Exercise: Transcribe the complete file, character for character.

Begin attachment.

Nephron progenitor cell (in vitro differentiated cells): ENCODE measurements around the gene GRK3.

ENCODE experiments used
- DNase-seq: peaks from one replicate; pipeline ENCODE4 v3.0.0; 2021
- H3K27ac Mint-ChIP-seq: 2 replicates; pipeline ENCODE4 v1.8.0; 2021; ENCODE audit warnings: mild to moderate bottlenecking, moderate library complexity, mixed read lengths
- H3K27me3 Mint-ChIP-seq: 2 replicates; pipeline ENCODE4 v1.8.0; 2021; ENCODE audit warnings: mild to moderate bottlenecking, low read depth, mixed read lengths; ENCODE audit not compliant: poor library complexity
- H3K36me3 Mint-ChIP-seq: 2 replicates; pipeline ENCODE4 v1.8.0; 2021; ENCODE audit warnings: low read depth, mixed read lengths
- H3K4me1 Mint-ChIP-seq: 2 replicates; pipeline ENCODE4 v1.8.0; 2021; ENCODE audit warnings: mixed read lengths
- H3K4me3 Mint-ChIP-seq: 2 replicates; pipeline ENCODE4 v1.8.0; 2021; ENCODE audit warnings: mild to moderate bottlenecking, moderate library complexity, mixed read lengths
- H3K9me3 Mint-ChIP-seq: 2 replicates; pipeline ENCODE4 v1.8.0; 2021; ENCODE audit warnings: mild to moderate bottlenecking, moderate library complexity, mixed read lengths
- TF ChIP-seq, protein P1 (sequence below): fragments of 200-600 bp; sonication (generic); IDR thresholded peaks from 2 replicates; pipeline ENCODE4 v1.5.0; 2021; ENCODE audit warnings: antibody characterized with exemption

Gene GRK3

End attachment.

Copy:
Nephron progenitor cell (in vitro differentiated cells): ENCODE measurements around the gene GRK3.

ENCODE experiments used
- DNase-seq: peaks from one replicate; pipeline ENCODE4 v3.0.0; 2021
- H3K27ac Mint-ChIP-seq: 2 replicates; pipeline ENCODE4 v1.8.0; 2021; ENCODE audit warnings: mild to moderate bottlenecking, moderate library complexity, mixed read lengths
- H3K27me3 Mint-ChIP-seq: 2 replicates; pipeline ENCODE4 v1.8.0; 2021; ENCODE audit warnings: mild to moderate bottlenecking, low read depth, mixed read lengths; ENCODE audit not compliant: poor library complexity
- H3K36me3 Mint-ChIP-seq: 2 replicates; pipeline ENCODE4 v1.8.0; 2021; ENCODE audit warnings: low read depth, mixed read lengths
- H3K4me1 Mint-ChIP-seq: 2 replicates; pipeline ENCODE4 v1.8.0; 2021; ENCODE audit warnings: mixed read lengths
- H3K4me3 Mint-ChIP-seq: 2 replicates; pipeline ENCODE4 v1.8.0; 2021; ENCODE audit warnings: mild to moderate bottlenecking, moderate library complexity, mixed read lengths
- H3K9me3 Mint-ChIP-seq: 2 replicates; pipeline ENCODE4 v1.8.0; 2021; ENCODE audit warnings: mild to moderate bottlenecking, moderate library complexity, mixed read lengths
- TF ChIP-seq, protein P1 (sequence below): fragments of 200-600 bp; sonication (generic); IDR thresholded peaks from 2 replicates; pipeline ENCODE4 v1.5.0; 2021; ENCODE audit warnings: antibody characterized with exemption

Gene GRK3